|A classic southern cake that usually makes its appearance over the Christmas holidays.|
Mama's Red Velvet CakeThis was a traditional Christmas cake around our house growing up and it is as moist as it is pretty. I can barely think of Red Velvet Cake without thinking of my Mama, and it is the Christmas season where my heart gets real heavy on missing her.
I have heard that there is a newer evolution of red velvet cake that substitutes cooking oil for the real butter used in the original cake. I can't imagine why. Why you would want the oily residue of a cooking oil versus the flavor impact and richness of butter is beyond me, though I think it probably has something to do with the mouth feel texture result, which would probably be somewhat similar to a box cake mix that so many people use. If so, then just use the box mix I say! As far as me, I don't know that I'll go messing around with something that I know is delicious and good... and works!
That, of course, brings me to another thing. Over mixing batter and over measuring - two things that often cause the failure of baked goods in a home cook. A lot of us are guilty of the scoop method of measuring - meaning you take your one cup measure and scoop it into the flour bag and shake off anything that tops over. Nothing could be worse in a cake. Scooping causes the flour to compact in the measuring cup and the results are often that you are actually using quite a bit more flour than you intended to. The right way to measure is to spoon into the measuring cup from the bag or canister until the measuring cup is overflowing, then use the straight edge of a knife to level off the top.
The other thing is not being familiar enough with the way your oven bakes. The only way you can know that, is from how often your result matches a recipe, versus having to remove something sooner or bake something longer. You can also use an oven thermometer as a back up to see if your oven temperature match what your thermostat says. Every oven bakes differently and over time and use of your own, you will know how to make adjustments. Always check your cakes first about 5 to 10 minutes out from the earliest recommended cooking time and no sooner. Opening the oven too early will make the oven temperature fluctuate and often results in a cake to fall in the center.
This is a very special cake in my family - and meant to be made from scratch in my opinion. It's my Mama's recipe, and I promise it will be worth every single ounce of energy you put into it, so long as you make it according to the recipe and directions, and don't make any substitutions. I hope that it becomes a special Christmas cake for you.
Recipe: Mama's Red Velvet Cake©From the Kitchen of Deep South Dish
Prep time: 15 min |Cook time: 40 min | Yield: About 10 to 12 servings
For the Frosting
- 1/2 cup (1 stick) of unsalted butter, softened
- 1-1/2 cups granulated sugar
- 2 large eggs
- 2 heaping tablespoons of cocoa
- 2 ounces (1/4 cup) of red food coloring
- 2-1/4 cups of cake flour
- 1/2 teaspoon salt
- 1 teaspoon of baking soda
- 1 tablespoon white vinegar
- 1 cup of buttermilk
- 1 teaspoon of pure vanilla extract
- 3 tablespoons of all purpose flour
- 1 cup of whole milk
- 1 cup (2 sticks) of unsalted butter, softened to room temperature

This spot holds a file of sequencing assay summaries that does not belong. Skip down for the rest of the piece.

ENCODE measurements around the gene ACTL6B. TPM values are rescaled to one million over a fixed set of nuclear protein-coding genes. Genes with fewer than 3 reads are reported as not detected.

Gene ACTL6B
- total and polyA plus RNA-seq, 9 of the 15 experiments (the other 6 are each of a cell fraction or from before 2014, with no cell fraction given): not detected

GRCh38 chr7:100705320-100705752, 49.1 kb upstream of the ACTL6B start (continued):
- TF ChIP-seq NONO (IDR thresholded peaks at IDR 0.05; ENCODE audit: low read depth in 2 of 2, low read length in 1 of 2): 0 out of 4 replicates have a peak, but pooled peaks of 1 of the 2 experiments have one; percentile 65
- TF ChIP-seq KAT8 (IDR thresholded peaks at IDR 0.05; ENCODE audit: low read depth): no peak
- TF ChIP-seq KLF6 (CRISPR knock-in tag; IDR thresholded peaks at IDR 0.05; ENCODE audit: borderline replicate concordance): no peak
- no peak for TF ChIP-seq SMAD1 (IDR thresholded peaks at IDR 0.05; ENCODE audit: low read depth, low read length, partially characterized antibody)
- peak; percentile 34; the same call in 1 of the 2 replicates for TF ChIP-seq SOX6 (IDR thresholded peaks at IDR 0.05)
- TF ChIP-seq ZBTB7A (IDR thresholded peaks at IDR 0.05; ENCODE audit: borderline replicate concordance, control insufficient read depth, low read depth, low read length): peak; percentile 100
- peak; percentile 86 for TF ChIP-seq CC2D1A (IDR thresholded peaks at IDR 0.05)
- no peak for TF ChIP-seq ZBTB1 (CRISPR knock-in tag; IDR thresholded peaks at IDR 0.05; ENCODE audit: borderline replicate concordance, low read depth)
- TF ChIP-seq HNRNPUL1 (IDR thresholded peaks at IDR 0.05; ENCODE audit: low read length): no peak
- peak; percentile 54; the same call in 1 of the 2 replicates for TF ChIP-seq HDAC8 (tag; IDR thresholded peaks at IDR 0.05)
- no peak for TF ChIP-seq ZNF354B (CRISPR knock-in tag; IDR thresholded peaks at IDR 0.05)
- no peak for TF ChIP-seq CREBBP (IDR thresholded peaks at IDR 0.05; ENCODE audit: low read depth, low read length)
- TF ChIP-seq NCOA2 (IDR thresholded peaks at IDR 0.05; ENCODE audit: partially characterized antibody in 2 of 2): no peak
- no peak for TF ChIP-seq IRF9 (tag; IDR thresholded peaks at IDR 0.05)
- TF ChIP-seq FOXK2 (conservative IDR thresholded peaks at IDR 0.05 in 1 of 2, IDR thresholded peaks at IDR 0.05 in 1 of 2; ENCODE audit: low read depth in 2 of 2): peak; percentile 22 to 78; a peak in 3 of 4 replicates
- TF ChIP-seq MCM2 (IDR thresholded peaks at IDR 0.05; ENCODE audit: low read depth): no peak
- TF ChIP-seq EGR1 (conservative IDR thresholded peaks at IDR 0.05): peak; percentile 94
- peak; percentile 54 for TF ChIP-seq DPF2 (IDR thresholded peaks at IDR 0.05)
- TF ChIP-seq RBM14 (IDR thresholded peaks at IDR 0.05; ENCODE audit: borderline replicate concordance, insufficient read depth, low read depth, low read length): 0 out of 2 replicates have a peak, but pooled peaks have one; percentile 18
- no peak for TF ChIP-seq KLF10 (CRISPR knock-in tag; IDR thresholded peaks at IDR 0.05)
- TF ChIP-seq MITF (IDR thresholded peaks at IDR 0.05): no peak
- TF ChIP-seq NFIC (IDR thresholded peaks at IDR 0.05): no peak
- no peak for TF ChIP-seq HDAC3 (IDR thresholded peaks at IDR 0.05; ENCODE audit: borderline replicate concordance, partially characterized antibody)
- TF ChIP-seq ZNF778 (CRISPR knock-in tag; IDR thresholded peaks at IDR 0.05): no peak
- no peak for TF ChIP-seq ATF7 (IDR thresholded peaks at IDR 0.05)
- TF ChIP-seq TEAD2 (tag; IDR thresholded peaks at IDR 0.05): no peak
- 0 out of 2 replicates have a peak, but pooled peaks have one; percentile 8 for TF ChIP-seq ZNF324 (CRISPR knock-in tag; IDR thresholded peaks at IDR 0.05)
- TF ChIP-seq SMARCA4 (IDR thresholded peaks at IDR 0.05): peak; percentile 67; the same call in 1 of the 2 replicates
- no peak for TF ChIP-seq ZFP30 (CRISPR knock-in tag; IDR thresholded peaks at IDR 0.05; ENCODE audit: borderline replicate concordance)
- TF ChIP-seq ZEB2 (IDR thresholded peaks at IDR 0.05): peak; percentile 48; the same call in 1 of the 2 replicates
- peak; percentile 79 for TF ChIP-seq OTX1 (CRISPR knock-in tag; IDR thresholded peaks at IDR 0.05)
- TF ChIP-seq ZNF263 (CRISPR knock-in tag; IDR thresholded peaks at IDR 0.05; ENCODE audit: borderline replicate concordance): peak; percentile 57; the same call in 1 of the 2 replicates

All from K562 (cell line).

- 1 cup of granulated sugar
- 1 teaspoon of vanilla
- 1-1/2 cups chopped pecans, optional
Preheat oven to 350 degrees F. Prepare two 9-inch or three 8-inch cake pans with non-stick spray and a round of parchment paper.
In a mixer bowl, cream together the butter and sugar; add eggs, one at a time and fully incorporate them into the butter mixture. Mix together the cocoa and the food coloring to make a paste; add to the butter mixture.
Sift together the cake flour and salt. Alternate adding the buttermilk and the flour mixture into the mixer at about 1/2 cup at a time. Add vanilla.
Remove mixer bowl from the mixer and move to workspace. In a separate bowl, combine the vinegar and baking soda (mixture will foam up a bit); add into the batter. Carefully blend in, but do not beat the batter. Divide mixture evenly between the pans.
Bake at 350 degrees F about 25 to 30 minutes for 8 inch pans, 35 to 40 minutes for 9 inch pans, or until a toothpick inserted into the center comes out clean. Let cool in the pan for 5 minutes, then turn out onto a cooling rack to fully cool before frosting. Sprinkle chopped pecans on top if desired.
For the frosting, in a saucepan, whisk together the flour and the milk until blended; cook over medium heat, stirring constantly until mixture begins to thicken. Set aside to cool while preparing the cake.
In the bowl of a mixer, cream together the butter and sugar until fluffy and light. Combine the milk mixture with the butter mixture, add the vanilla, and beat until you reach the texture of whipped cream. Spread on the cooled cake. Sprinkle with chopped pecans, if desired.
Cook's Notes To substitute a gel paste food coloring, use only about 1/2 teaspoon. May also prepare cake in a tube pan (bake about 50-55 minutes), 9 x 13 inch baking pan or cupcakes. For cupcakes, fill cupcake liners about 3/4 full and rotate pans halfway through cooking time. Yield will be about 2 dozen. Bake at 350 degrees for about 20 minutes, or until a toothpick returns clean and let cool in pan completely. I use 1-1/2 times the frosting recipe above to have plenty of icing. For a 9 x 13 inch pan, bake at 350 degrees F for about 30 to 35 minutes. Can substitute one (8 ounce) cream cheese, softened at room temperature, for one of the sticks of butter in the frosting.
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